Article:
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Python is irreplaceable for Machine Learning, but running Python in production can be a problem if other parts of the system are written using C#. ML.NET is a Machine Learning library for C# that helps deliver Machine Learning features in a .NET environment more quickly.

Difficulties of running Python in production

At this point, Python is the de-facto language for Machine Learning (ML). Python has a great ML ecosystem to implement end-to-end ML workflows. There are data analysis tools like Pandas, modeling libraries like Scikit Learn, TensorFlow, and PyTorch, deployment and monitoring solutions like MLflow and Seldon, and even cloud platforms like Azure ML or Sagemaker.

Unfortunately, using Python for production can range from complicated to impossible. Say you have a big ASP.NET project with microservice architecture and complex infrastructure (security, CI & CD, audit, logging, etc.). Although infrastructure can be reimplemented in a Python microservice, it requires a lot of effort and Python software engineering skills. This would also be the case for a WPF application or Xamarin application where Python just cannot be used.

That is where ML.NET can help.

ML.NET overview

ML.NET is an open-source and cross-platform Machine Learning framework developed by Microsoft. It was developed internally for more than a decade and then published on GitHub in 2018, where it has 7k+ stars. ML.NET is used by Power BI, Windows Defender, and others.

ML.NET is an all-in-one framework that provides a wide range of features, including:

Writing a simple pipeline via ML.NET is just as easy as using sklearn. Here is an ML.NET code sample taken from ML.NET’s site that trains a binary text classifier:

You can find more examples on the dotnet/machinelearning-samples repository on GitHub.

NimbusML: Research in Python and run in .NET

ML.NET can be used from Python. NimbusML provides Python bindings for ML.NET as sklearn-compatible objects.

That means that a data scientist can work in Python and leverage the power of the Python ML ecosystem while keeping Machine Learning models close to the production .NET environment. The trained model can be saved in the ML.NET format in just one line. Later, a C# developer can easily load the trained model and make predictions, even if they don’t know anything about ML algorithms.

Please note that custom feature engineering code still has to be rewritten from Python to C#.

Here is a NimbusML code sample taken from their GitHub:

The drawbacks of ML.NET

  • Most importantly, ML.NET is not extensible. Unlike with sklearn, you cannot develop your custom ML.NET-compatible components. This is because most ML.NET base classes are marked as internal. This limitation was confirmed by Microsoft.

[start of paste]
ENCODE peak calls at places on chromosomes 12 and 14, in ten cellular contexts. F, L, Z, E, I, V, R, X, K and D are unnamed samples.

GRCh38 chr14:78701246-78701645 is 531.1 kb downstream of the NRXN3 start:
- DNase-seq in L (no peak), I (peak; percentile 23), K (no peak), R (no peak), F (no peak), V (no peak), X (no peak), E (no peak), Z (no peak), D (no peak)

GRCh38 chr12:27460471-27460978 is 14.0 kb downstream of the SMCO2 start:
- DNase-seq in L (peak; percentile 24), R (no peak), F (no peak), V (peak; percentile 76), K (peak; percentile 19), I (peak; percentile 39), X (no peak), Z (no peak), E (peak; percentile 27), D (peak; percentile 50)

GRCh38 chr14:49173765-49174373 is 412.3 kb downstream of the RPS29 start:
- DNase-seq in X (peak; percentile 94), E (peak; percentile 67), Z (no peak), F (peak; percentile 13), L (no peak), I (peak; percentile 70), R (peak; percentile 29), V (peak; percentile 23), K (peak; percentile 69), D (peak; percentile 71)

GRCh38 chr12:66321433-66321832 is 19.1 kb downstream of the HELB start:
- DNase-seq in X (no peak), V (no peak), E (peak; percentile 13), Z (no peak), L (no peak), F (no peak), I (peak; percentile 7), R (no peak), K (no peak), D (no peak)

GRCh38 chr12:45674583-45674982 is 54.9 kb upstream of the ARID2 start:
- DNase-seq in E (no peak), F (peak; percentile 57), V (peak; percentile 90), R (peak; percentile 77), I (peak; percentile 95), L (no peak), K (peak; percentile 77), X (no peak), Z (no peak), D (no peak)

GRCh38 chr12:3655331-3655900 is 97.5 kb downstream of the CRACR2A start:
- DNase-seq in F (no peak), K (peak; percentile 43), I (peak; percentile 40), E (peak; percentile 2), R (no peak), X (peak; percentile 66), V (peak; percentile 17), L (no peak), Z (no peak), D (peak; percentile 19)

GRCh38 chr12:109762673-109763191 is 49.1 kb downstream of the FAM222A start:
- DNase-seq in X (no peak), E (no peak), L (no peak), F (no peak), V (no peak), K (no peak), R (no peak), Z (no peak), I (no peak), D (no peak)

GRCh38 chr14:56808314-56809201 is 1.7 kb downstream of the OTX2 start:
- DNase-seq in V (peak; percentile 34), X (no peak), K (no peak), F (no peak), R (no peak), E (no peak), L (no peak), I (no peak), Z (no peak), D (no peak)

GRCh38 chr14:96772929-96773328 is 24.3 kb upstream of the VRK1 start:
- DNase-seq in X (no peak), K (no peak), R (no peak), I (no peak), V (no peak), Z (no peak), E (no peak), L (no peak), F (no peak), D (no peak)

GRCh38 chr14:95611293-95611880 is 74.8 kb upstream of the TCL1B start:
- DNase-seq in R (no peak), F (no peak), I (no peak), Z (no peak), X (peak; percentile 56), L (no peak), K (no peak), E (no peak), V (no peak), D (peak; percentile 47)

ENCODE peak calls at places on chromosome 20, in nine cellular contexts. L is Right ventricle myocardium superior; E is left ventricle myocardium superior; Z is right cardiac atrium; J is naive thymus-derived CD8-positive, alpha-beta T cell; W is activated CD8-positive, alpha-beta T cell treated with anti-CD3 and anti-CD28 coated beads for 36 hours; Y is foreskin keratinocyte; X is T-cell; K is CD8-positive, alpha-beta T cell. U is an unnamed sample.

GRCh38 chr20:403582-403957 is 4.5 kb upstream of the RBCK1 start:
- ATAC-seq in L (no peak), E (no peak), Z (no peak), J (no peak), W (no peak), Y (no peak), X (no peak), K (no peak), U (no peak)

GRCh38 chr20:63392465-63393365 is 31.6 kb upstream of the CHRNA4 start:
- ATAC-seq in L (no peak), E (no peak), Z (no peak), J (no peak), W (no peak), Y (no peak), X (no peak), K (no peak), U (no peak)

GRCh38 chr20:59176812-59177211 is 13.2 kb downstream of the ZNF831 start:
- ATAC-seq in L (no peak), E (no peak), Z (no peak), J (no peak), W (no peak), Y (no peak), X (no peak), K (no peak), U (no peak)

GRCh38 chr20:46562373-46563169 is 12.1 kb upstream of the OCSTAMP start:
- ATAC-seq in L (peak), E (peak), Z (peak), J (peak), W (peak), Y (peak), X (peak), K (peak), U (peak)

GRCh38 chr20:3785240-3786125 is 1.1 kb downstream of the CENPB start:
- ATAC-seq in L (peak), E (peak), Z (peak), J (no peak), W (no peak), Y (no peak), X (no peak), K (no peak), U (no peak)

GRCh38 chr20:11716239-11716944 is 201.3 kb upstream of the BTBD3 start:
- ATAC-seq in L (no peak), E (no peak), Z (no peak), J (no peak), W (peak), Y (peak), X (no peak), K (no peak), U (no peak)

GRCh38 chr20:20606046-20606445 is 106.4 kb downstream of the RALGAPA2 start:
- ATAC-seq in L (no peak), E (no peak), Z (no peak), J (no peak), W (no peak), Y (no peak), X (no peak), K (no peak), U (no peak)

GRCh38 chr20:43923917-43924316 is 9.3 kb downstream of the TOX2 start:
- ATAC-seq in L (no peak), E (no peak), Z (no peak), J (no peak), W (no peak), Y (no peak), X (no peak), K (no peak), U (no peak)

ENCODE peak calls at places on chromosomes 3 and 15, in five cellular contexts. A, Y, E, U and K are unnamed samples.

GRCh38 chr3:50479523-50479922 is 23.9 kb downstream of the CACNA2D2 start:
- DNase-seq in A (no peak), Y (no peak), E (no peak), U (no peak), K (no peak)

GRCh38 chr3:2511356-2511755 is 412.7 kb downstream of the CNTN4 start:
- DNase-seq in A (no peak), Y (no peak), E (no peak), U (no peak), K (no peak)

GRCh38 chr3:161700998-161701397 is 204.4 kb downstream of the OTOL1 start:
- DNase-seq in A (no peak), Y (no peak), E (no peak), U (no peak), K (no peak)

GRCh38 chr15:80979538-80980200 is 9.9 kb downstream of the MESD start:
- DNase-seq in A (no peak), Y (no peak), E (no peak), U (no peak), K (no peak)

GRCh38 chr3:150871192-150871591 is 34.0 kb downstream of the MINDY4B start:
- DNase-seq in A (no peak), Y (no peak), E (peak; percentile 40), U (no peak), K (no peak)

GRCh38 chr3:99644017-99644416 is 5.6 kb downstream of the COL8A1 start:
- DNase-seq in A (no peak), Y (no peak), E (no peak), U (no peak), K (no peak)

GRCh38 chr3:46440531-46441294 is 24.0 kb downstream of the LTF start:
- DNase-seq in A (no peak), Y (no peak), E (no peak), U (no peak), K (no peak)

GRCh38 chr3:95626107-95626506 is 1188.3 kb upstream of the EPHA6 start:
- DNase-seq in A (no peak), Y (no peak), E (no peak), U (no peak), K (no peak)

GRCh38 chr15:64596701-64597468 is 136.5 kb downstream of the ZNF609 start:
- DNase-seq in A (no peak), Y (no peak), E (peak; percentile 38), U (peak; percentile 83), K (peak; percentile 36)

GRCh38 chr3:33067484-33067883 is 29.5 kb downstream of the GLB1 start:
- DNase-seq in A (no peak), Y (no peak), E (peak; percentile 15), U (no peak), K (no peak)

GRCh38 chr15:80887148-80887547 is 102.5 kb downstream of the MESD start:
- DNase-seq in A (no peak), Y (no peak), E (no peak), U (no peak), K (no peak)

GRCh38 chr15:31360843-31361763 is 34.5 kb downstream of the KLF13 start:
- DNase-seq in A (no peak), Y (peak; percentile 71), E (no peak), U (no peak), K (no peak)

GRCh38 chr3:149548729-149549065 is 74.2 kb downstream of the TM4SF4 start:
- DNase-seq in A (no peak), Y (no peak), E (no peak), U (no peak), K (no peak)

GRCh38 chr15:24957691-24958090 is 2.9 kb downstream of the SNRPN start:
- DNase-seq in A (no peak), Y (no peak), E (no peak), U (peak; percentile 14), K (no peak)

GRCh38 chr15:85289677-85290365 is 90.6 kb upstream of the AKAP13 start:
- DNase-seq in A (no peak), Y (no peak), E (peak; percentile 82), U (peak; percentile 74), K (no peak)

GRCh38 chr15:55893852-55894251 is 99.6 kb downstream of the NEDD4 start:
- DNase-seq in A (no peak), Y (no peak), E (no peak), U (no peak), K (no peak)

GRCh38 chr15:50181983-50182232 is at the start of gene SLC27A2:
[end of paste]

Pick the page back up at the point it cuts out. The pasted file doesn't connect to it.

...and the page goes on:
• Limited set of algorithms. Some important algorithms are missing from ML.NET. For example, there is no KNN-classifier, only K-means for clustering, etc. Since ML.NET cannot be extended, there is no way around these missing functions
  • Only the top-level API is exposed. ML.NET pipelines are created through the MLContext class, and individual component constructors are mainly internal. In some cases, a more granular component configuration is needed, but a constructor is not accessible. For example, there is an ApplyOnnxModel, but it cannot accept an ONNX model as byte[], while underlying ONNX Runtime Session can.
  • Hard-to-use documentation. ML.NET has quite extensive documentation, but it is not organized very well. It is hard to understand how all the classes are interconnected and what you need to use. Sklearn, on the other hand, provides intuitive and easy-to-grasp documentation with component documentation, examples, guides, and best practices like “try this algorithm as an alternative.” Microsoft is using their standard documentation UI for ML.NET, but a different template would likely be better.
  • Lack of comprehensive ML examples. There are a number of examples for ML.NET, including end-to-end-apps, but they use pretty simple ML pipelines. It would be nice to see more advanced ML use cases with complex pipelines and feature engineering.

ML.NET is a fairly young framework and is still rapidly developing, so these drawbacks might be resolved soon. You may also find that the available set of algorithms is sufficient for many real-life cases.

ML.NET alternatives

ML.NET is not the only technology that allows you to do research in Python and run Machine Learning models in C#.

There are C# bindings for TensorFlow and PyTorch (one, two). It would be a perfect option if you already use TensorFlow/PyTorch for research.

ONNX is another promising technology. ONNX is a unified format to represent Machine Learning models. Many popular frameworks (including sklearn, TensorFlow, PyTorch, and more) let you convert their models to the ONNX format. There is a highly efficient ONNX Runtime on which you can run ONNX models on different devices using a variety of computational back ends (CPU/GPU/TPU). ONNX Runtime is implemented in C++ and has bindings for C#, Java, Python, and Node.js.

A set of SciSharp STACK projects can help with many ML problems, it even includes an NLP library and a chatbot framework!

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Conclusion

ML.NET is a young and promising Machine Learning framework for .NET. It can deal with many common ML problems right out of the box. NumbusML allows you to do research in Python while running models in C#. Still, it’s important to note that, as of now, it lacks extensibility and has hard-to-use documentation.

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